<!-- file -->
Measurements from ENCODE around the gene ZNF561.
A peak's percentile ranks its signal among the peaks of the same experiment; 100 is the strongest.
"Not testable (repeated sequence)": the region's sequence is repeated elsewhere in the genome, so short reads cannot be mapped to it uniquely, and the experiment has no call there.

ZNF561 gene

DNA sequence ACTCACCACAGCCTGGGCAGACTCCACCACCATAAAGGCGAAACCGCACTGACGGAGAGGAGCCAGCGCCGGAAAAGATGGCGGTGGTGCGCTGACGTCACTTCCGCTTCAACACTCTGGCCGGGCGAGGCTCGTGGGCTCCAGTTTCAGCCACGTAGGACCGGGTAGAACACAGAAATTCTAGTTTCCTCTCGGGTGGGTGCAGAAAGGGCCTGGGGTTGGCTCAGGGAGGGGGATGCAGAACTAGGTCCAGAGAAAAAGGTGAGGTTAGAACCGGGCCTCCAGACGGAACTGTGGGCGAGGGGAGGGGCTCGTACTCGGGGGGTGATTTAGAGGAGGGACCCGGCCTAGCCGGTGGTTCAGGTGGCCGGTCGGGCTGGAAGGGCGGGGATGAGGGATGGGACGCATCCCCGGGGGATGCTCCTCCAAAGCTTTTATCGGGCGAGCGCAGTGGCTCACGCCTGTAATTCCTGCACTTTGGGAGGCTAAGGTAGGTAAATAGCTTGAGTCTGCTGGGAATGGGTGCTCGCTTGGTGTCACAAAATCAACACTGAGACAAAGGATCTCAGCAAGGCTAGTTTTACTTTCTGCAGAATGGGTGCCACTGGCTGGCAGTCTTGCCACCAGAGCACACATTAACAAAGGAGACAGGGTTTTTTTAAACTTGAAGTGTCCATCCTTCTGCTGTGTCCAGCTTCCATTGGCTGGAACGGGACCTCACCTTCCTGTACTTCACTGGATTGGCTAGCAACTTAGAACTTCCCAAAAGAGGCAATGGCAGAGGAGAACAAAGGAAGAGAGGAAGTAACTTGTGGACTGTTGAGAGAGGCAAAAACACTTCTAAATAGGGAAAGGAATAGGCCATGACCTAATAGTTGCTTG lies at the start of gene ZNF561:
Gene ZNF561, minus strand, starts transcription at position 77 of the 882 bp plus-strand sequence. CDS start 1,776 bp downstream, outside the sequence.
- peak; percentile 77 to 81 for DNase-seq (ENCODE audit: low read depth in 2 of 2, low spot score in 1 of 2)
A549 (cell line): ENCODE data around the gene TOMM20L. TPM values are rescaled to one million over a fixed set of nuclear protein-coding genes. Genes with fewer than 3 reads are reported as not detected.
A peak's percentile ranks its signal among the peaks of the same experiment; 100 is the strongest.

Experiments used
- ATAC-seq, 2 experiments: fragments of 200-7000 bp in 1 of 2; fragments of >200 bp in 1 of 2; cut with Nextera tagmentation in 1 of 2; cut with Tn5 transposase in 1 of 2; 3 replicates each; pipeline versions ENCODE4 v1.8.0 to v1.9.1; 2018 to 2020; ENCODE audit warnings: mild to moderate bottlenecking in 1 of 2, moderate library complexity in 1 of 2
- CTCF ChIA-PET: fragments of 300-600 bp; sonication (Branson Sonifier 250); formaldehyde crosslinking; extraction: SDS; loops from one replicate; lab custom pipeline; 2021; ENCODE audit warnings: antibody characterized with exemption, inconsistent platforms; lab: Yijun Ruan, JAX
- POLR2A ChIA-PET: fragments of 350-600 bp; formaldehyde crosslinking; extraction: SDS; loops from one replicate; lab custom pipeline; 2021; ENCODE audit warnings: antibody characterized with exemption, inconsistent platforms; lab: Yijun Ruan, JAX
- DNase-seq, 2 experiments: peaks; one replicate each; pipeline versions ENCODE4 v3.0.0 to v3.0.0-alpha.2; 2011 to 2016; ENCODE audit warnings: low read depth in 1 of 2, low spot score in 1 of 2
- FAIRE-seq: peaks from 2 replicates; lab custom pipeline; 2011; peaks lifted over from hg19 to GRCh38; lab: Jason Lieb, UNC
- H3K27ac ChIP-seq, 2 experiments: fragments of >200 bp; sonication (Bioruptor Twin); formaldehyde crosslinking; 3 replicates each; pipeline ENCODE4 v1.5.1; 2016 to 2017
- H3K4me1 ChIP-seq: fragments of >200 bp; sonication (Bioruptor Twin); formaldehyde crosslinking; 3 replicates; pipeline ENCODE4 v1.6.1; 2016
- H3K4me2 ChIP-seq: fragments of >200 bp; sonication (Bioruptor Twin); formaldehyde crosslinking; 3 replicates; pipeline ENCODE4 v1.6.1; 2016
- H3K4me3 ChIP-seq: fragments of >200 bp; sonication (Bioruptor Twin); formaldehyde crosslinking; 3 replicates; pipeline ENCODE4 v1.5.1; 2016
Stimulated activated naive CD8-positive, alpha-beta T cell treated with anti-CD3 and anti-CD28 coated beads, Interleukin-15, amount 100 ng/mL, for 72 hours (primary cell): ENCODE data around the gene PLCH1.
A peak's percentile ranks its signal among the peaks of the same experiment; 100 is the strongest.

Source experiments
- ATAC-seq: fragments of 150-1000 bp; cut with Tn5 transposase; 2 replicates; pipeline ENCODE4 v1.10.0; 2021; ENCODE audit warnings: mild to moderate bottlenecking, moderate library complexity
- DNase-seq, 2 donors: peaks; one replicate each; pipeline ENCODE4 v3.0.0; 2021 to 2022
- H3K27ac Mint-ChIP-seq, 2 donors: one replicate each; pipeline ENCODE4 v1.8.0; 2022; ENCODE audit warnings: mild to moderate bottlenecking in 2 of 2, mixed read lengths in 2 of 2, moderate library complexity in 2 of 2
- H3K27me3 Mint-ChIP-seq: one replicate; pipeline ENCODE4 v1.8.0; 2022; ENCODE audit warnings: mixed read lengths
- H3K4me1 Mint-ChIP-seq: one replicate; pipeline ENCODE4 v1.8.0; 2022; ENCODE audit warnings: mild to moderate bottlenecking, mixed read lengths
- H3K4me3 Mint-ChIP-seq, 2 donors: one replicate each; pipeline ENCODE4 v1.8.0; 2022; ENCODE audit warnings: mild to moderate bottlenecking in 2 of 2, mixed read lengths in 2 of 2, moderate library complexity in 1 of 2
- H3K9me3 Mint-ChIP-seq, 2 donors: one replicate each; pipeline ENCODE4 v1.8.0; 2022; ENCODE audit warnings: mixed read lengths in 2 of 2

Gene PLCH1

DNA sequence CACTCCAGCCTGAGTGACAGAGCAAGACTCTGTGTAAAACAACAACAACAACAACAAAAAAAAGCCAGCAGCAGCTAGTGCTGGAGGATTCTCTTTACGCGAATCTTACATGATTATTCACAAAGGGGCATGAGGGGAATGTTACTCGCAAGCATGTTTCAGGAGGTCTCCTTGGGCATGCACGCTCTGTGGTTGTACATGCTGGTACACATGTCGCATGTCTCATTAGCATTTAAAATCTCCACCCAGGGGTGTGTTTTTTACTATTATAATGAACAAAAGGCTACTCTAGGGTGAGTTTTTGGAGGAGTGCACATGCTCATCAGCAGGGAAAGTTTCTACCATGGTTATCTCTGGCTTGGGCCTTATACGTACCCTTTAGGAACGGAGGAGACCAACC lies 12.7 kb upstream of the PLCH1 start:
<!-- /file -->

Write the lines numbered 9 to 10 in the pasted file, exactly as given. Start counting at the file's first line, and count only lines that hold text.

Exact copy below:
A peak's percentile ranks its signal among the peaks of the same experiment; 100 is the strongest.

Experiments used